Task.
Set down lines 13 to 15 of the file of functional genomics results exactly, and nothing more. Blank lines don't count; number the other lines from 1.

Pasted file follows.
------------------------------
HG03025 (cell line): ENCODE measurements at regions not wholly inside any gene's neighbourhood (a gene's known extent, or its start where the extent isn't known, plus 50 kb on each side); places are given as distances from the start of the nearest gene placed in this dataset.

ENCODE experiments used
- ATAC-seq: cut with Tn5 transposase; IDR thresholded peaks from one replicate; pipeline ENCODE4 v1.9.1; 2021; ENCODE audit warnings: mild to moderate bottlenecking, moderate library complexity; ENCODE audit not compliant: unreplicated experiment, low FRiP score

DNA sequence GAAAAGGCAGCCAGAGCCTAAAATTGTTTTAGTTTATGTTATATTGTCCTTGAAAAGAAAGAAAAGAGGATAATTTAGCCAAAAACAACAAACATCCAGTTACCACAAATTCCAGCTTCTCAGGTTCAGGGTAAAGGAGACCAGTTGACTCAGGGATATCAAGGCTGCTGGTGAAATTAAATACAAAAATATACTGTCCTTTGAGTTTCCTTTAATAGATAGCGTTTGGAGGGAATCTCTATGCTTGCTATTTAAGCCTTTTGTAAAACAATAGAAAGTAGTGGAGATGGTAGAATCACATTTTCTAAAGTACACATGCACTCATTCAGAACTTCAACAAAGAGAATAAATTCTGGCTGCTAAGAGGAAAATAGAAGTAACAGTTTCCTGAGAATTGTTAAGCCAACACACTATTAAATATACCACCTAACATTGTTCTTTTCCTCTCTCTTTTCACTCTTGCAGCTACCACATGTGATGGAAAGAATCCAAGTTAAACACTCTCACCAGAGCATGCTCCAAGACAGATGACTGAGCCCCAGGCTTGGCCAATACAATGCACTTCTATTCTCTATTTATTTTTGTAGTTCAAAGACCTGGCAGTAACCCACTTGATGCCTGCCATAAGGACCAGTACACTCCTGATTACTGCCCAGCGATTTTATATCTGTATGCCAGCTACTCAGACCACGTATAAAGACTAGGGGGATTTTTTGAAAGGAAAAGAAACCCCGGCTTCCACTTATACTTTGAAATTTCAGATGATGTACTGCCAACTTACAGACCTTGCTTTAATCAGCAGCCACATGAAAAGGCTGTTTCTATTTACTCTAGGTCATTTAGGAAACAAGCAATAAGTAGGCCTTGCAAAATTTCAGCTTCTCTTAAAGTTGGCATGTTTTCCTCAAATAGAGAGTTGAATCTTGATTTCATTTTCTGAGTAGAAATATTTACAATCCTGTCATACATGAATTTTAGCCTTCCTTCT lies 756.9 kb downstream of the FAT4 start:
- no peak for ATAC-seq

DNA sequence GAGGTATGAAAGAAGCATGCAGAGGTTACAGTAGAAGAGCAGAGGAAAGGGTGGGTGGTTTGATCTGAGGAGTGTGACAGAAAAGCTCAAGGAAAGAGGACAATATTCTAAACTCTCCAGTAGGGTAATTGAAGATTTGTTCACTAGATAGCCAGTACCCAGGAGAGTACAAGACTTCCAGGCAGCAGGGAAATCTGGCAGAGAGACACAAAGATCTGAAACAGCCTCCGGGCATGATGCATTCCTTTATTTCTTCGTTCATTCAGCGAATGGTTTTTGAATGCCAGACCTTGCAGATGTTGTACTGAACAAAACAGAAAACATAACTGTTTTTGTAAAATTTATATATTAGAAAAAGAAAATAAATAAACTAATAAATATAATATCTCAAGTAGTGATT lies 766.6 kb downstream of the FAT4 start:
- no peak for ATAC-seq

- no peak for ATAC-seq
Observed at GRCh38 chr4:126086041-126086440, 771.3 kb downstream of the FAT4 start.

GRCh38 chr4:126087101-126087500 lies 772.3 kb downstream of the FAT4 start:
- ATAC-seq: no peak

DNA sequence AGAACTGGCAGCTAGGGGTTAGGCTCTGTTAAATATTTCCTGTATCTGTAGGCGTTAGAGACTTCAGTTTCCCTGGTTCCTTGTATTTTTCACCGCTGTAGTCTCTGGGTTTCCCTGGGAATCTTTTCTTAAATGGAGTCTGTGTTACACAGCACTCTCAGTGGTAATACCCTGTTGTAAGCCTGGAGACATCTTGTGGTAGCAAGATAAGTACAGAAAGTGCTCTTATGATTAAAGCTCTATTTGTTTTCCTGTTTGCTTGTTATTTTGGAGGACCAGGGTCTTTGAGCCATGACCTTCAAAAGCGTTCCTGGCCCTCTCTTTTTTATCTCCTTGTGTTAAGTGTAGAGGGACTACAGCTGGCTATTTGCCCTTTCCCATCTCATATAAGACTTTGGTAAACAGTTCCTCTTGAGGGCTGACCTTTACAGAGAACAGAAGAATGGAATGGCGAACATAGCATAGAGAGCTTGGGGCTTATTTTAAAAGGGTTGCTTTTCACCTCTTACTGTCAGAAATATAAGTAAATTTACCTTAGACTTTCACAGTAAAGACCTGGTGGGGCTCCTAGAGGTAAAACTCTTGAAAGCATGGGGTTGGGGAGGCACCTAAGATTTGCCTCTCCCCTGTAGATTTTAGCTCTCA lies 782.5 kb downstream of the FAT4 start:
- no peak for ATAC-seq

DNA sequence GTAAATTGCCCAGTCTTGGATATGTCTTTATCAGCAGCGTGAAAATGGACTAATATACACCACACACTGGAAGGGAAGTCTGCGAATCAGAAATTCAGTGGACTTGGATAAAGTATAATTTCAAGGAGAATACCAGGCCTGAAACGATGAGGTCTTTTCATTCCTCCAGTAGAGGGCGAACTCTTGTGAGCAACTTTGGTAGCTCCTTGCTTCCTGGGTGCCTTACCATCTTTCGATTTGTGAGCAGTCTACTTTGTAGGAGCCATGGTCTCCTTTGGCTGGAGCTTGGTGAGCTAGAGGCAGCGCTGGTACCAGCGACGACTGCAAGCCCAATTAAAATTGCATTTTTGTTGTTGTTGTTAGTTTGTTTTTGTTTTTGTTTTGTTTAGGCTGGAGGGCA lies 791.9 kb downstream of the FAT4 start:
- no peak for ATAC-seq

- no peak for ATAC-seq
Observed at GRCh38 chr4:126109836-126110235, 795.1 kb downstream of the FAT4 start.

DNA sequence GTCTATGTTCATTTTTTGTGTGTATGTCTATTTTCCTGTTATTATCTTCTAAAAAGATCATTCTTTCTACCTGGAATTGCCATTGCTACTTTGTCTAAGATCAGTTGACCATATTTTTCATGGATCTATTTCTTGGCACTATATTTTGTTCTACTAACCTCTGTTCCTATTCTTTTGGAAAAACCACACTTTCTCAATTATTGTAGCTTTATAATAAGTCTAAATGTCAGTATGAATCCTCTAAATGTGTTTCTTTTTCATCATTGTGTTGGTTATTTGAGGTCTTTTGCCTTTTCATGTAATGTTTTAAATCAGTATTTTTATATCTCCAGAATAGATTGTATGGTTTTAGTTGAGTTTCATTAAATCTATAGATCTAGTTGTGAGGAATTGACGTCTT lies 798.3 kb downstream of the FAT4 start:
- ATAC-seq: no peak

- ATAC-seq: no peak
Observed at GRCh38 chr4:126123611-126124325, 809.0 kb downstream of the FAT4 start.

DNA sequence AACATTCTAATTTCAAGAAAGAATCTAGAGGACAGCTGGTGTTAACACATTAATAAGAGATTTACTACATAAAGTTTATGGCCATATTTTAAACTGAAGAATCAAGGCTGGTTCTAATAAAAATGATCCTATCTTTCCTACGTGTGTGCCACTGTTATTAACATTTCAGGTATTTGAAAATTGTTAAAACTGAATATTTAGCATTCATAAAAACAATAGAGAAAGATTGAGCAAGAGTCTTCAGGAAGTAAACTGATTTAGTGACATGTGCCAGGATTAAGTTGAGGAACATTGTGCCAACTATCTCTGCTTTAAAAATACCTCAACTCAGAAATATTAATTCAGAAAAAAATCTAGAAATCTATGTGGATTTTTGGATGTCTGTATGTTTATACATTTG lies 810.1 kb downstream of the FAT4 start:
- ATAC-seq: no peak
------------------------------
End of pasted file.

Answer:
- no peak for ATAC-seq

DNA sequence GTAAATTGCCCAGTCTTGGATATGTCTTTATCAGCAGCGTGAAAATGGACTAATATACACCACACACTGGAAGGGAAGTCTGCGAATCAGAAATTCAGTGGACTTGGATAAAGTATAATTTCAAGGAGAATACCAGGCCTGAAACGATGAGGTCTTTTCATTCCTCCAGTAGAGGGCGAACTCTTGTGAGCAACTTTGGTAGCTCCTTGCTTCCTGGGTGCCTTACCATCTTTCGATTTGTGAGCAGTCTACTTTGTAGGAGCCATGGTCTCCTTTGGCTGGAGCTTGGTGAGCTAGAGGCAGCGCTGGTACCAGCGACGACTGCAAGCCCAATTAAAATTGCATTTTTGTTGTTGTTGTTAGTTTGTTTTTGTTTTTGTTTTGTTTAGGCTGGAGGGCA lies 791.9 kb downstream of the FAT4 start:
- no peak for ATAC-seq